Jacques Demy’s roundabout road back to France, taken from the Japanese manga and peopled with British thesps. The ancien régime is presented from 1755 to the storming of the Bastille, political turmoil to match the sexual upheavals of a woman raised as a boy and parachuted into Versailles. The little girl is named Oscar and made captain of the palatial guards, the gentle jest has the androgyny of the animé original transmuted into sonsy Catriona MacColl in a blue military coat, being addressed as "kind sir" and "young man." The court is a parlor of cotton-candy perukes, frilly brocades and gold-lined doorways, Marie Antoinette (Christine Böhm) is a fuzzy chiclet lent the glow of romance during her illicit rendezvous with a Swedish suitor (the couple is privileged with the sole source of light in a room as Demy’s camera goes into an enraptured swirl). Shelagh McLeod completes the trio of female pluckiness as the young seamstress on a vengeful mission -- three women on their "own quiet battles." A willowy rebuke of Kubrick’s Barry Lyndon, done in the style of Fragonard and founded on the blur-zones between reality and fantasy, revolt and submission, femininity and masculinity. The character ensnared the most between these opposites is Oscar herself, who follows a tavern brawl with topless lounging in bed and struggles to maintain her soldierly bearing while contemplating love: "There was a man once who made me feel very strange... and confused." That man (Barry Stokes) is the childhood pal turned dissident, the Demy dreamer who voices the Demy melancholia ("We can’t turn back the clock"). The climax pinpoints the loss of romance in the fête of history -- shy of Borzage, what other director would rate the French Revolution by how it can separate or unite lovers? With Jonas Bergström, Mark Kingston, Sue Lloyd, Terence Budd, and Patsy Kensit.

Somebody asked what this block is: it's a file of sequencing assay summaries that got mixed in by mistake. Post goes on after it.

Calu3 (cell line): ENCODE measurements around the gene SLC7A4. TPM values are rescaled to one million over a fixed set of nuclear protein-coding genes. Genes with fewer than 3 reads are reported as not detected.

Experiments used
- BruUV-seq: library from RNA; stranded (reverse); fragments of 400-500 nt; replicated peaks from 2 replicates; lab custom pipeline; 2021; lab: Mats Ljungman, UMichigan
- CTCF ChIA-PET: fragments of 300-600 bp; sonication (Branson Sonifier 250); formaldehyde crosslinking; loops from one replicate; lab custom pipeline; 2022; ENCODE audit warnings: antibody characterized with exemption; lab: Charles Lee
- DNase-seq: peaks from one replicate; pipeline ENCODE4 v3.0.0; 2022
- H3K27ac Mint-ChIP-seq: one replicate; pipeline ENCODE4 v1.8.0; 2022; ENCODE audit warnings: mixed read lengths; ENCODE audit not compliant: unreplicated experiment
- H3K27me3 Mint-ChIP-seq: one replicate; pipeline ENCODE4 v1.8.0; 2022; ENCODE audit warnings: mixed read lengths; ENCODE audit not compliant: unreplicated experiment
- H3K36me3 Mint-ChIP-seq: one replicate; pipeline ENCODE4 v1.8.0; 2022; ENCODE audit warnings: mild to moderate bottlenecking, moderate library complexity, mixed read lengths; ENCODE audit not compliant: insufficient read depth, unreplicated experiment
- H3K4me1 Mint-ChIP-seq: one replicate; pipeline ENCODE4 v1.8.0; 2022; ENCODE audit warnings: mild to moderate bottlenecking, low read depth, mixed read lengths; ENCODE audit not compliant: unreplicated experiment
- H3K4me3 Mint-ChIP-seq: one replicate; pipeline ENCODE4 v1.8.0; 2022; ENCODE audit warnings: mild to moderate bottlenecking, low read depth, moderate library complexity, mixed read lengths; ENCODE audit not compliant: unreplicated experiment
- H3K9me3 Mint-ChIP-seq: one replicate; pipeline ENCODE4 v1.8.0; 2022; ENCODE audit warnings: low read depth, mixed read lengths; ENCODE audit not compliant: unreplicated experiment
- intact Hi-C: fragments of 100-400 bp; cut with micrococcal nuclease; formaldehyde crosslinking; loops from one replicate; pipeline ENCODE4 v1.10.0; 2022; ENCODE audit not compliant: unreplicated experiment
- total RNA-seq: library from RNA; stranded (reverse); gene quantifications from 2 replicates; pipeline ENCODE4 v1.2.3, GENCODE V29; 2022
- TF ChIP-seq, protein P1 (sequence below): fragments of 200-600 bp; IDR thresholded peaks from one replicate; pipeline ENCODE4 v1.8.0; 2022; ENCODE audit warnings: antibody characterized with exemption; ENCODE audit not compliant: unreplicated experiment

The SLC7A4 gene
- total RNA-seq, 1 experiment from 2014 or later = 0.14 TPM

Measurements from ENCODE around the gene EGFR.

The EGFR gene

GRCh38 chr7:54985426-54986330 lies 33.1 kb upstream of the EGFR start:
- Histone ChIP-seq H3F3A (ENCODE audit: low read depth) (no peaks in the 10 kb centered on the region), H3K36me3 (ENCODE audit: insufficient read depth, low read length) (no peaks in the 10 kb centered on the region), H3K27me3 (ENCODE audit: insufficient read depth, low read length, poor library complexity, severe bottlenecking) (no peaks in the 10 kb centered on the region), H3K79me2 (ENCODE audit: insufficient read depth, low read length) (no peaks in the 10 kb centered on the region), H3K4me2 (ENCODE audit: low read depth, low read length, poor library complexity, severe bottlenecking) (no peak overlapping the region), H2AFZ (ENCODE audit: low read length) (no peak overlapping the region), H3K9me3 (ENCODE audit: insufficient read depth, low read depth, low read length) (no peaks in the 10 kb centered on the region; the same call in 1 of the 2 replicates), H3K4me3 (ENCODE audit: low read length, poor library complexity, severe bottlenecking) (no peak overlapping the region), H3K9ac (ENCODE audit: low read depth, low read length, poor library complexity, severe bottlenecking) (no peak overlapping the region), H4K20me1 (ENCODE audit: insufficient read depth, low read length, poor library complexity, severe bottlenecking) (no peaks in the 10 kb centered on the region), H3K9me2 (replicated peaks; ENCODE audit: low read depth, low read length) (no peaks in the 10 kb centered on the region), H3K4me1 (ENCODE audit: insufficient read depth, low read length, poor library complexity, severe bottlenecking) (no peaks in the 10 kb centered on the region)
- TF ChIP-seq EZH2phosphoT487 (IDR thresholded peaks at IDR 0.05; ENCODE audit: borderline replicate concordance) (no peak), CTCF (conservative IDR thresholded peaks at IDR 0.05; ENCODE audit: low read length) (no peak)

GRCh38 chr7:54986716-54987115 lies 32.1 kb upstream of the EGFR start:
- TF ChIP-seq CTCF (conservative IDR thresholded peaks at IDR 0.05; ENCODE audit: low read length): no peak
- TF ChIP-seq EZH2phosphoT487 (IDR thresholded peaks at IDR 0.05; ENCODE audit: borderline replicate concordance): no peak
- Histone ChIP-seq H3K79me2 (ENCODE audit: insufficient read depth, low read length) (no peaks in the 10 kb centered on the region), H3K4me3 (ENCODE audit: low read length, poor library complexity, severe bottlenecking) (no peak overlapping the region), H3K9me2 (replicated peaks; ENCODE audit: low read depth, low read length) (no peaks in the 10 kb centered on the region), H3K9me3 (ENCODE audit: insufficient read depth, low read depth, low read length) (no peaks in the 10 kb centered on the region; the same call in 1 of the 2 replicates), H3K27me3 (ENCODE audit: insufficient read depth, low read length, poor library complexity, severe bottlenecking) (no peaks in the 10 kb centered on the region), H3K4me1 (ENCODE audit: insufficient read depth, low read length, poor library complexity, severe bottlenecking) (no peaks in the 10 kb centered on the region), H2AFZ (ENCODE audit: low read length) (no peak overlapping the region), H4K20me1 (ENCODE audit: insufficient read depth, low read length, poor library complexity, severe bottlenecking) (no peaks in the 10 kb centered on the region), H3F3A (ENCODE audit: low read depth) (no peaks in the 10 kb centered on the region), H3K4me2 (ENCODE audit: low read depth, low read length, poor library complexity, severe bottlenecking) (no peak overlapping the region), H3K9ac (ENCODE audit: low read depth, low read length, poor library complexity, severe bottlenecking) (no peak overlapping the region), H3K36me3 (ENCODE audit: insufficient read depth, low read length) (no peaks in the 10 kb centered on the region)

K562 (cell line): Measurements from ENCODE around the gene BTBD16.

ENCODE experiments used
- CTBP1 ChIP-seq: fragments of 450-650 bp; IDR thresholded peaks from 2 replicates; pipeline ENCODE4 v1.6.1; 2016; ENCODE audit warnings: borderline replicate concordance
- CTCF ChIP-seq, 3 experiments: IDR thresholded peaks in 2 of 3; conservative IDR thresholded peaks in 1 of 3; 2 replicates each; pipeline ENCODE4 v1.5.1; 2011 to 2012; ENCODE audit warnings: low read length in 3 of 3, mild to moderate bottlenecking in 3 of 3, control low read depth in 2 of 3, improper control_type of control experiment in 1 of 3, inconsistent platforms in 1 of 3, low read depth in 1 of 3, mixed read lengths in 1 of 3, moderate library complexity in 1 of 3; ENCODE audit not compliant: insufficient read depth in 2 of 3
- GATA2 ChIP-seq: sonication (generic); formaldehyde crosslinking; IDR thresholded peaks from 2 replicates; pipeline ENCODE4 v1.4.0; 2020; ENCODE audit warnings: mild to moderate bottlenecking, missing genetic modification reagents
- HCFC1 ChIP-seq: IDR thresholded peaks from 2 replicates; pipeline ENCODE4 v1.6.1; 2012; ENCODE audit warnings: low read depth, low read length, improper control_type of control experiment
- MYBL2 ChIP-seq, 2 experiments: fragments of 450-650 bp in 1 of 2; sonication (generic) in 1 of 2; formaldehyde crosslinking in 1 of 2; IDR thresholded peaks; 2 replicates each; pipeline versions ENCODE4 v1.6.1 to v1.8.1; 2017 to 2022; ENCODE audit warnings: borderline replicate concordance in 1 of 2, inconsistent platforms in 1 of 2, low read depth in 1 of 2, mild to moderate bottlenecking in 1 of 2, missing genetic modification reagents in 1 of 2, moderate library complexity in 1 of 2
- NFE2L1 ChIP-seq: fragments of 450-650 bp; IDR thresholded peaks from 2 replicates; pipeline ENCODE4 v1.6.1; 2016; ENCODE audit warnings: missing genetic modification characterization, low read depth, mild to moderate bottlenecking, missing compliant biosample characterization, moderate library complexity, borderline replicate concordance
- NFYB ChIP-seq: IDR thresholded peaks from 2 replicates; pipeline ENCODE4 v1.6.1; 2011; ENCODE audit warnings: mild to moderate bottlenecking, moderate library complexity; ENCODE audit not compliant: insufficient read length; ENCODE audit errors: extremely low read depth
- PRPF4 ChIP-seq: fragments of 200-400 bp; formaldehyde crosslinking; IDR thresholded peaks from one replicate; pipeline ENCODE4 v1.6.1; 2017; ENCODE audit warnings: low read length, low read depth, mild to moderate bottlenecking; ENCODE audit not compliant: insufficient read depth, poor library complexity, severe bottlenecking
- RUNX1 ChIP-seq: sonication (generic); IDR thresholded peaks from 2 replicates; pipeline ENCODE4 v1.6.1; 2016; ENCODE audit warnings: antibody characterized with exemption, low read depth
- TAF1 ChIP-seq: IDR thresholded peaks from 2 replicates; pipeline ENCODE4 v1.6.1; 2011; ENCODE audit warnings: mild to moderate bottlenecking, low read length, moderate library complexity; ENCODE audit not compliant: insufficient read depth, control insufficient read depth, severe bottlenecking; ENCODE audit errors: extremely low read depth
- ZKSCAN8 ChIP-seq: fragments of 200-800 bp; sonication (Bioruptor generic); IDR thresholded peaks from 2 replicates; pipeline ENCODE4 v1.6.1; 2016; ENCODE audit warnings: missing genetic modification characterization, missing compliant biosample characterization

--- Fernando F. Croce